My Take on the D&G China Ad Campaign
In an attempt to dip their hands into the pockets of their target demographic, Dolce and Gabbana blatantly disrespected Chinese culture. Their ignorance was displayed through a number of modes which included symbols, auditory cues, and the type of language that was used.
Symbolism is very powerful in the sense that you can encapsulate complex concepts in a single object. In this campaign, the chopsticks connoted that the Chinese were unrefined, simplistic people who could not measure up to Western ideals. The Italian dishes were described as great and traditional, ignoring the history of China altogether. The model herself was an Oriental caricature, a two-dimensional prop playing an overused stereotype. The off-stage voice had a very patronising tone when instructing her how to eat the dishes, which reflects a regressive, patriarchal society. Lastly, they seem to have disregarded the fact that China is very much globalised and has access to different cultures.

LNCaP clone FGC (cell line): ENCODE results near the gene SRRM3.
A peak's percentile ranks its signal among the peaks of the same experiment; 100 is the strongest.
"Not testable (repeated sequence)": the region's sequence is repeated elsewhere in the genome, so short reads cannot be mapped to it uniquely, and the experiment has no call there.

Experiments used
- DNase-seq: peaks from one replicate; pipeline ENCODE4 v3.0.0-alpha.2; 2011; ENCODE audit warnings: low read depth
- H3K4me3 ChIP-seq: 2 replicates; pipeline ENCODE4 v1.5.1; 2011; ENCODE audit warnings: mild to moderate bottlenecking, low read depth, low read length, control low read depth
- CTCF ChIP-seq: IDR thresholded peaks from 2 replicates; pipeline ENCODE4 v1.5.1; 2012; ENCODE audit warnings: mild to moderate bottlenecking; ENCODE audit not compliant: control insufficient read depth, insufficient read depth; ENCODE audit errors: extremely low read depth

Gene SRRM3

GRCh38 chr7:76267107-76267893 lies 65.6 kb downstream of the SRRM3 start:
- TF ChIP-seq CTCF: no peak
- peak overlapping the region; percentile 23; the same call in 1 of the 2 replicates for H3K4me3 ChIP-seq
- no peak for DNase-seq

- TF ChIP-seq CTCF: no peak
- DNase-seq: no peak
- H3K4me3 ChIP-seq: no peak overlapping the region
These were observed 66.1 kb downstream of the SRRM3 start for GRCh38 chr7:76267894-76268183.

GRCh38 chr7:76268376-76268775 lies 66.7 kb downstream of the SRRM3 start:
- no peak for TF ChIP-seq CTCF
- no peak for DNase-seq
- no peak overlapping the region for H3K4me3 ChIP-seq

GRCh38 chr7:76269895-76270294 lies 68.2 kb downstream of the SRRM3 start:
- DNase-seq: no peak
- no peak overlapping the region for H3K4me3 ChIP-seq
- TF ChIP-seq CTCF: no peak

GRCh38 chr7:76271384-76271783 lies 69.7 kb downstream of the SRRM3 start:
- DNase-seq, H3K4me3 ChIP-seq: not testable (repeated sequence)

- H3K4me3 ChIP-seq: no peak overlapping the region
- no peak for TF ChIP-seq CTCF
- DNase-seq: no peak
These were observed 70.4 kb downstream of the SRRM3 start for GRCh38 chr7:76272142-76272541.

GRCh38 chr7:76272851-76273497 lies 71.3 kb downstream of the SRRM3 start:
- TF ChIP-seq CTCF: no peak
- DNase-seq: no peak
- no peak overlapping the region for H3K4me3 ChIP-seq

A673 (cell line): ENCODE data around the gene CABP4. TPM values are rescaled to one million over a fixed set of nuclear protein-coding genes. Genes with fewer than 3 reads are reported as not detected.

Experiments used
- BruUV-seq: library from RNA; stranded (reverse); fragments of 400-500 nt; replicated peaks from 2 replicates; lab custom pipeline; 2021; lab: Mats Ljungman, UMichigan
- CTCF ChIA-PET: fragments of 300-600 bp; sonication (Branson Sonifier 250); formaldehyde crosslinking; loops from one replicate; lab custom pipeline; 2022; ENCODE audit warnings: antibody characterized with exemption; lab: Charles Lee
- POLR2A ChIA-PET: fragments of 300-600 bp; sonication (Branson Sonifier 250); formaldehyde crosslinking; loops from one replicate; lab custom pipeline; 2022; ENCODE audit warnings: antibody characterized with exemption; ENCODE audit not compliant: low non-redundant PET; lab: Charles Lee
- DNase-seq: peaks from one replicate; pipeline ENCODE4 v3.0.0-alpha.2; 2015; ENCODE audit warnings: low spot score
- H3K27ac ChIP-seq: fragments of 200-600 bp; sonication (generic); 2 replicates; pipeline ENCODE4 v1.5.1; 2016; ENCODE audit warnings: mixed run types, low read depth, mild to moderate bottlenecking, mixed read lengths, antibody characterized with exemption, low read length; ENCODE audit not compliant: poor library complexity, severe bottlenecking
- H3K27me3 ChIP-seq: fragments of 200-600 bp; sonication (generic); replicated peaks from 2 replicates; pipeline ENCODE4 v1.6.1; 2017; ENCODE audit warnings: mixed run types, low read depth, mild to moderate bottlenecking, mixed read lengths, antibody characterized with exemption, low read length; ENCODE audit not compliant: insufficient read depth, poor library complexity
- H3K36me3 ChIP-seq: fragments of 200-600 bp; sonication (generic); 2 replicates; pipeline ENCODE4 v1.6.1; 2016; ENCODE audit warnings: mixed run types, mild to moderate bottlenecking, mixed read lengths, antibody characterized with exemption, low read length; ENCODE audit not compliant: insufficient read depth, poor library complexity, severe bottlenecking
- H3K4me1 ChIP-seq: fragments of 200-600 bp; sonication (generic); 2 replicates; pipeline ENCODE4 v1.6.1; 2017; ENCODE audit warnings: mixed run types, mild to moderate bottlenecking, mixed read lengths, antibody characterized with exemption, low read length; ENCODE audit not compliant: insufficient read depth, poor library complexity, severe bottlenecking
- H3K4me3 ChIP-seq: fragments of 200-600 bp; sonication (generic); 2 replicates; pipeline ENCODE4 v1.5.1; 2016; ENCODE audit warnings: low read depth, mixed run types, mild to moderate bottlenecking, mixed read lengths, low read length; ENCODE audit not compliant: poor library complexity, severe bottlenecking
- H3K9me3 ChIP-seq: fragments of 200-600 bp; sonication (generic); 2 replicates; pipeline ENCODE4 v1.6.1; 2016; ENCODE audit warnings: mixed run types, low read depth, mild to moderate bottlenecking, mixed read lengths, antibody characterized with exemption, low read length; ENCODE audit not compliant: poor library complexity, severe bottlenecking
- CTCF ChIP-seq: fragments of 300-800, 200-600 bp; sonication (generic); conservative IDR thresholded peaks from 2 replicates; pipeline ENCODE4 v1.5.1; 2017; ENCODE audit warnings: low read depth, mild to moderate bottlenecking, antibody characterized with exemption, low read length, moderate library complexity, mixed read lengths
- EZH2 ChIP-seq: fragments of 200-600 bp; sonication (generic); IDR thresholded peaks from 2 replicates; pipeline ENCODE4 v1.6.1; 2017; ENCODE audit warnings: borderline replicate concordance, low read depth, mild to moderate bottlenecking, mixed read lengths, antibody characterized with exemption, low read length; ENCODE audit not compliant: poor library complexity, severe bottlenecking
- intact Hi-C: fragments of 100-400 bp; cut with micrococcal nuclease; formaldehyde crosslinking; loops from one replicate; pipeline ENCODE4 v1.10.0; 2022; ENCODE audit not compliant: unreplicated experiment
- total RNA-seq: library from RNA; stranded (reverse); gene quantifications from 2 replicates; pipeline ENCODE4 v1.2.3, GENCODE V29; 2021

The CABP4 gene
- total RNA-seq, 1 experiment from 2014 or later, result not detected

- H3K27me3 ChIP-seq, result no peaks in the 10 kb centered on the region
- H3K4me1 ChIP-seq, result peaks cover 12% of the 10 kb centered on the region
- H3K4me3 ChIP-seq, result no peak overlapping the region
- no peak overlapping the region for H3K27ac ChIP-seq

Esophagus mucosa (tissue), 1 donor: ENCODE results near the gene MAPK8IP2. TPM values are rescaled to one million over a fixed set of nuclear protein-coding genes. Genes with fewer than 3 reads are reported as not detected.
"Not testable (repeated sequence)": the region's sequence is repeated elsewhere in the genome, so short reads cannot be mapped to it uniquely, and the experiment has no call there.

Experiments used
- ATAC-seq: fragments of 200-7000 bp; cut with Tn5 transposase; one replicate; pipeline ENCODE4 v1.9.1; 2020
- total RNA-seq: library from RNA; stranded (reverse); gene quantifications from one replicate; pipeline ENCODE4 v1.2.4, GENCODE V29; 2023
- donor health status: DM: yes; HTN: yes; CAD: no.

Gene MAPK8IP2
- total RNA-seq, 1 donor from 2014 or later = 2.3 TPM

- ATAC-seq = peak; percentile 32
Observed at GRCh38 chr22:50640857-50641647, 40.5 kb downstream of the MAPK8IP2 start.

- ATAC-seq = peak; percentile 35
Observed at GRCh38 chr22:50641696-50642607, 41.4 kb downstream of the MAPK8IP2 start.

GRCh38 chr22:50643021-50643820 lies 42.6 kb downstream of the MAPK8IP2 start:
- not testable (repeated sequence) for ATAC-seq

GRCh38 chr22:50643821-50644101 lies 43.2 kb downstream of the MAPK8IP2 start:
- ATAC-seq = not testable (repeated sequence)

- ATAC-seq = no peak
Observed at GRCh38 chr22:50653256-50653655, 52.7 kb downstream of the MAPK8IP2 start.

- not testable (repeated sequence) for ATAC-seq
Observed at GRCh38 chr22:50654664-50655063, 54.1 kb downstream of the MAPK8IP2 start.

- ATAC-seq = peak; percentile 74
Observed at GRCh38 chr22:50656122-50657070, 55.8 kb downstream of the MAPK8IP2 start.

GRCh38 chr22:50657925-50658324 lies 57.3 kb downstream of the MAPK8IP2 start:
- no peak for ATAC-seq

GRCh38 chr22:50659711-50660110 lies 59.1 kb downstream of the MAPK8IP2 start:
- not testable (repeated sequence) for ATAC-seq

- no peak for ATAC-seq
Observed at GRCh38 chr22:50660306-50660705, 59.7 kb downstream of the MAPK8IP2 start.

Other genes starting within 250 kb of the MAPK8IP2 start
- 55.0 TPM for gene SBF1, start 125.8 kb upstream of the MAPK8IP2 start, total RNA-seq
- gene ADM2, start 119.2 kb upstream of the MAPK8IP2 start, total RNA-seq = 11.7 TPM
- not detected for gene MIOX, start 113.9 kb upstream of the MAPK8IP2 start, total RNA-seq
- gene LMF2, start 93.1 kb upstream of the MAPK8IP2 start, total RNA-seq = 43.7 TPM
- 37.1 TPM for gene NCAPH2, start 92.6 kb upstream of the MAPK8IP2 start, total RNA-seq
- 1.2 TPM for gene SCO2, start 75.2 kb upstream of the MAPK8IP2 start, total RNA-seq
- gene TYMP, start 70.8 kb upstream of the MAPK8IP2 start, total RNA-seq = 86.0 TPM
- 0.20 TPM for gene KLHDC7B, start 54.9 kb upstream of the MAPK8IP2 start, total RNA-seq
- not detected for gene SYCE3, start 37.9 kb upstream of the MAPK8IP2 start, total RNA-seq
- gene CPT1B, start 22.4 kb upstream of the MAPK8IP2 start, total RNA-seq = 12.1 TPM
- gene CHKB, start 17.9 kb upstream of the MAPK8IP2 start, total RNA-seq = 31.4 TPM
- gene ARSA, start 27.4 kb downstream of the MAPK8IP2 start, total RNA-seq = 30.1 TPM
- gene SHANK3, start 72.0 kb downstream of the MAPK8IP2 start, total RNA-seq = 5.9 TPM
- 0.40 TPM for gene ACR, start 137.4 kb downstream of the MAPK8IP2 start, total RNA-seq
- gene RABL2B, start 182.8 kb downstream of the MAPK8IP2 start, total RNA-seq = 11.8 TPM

However, I do suspect that this was a marketing strategy to grab attention and provoke, meant to bring the public’s eye towards the brand itself. If so, it backfired horribly resulting in boycotts and demands for an apology from the designers. It is a great thing that so many voices called out against the misrepresentation in the campaign. It shows that we, as a society, are aware of both overt and underlying problems that threaten to divide us.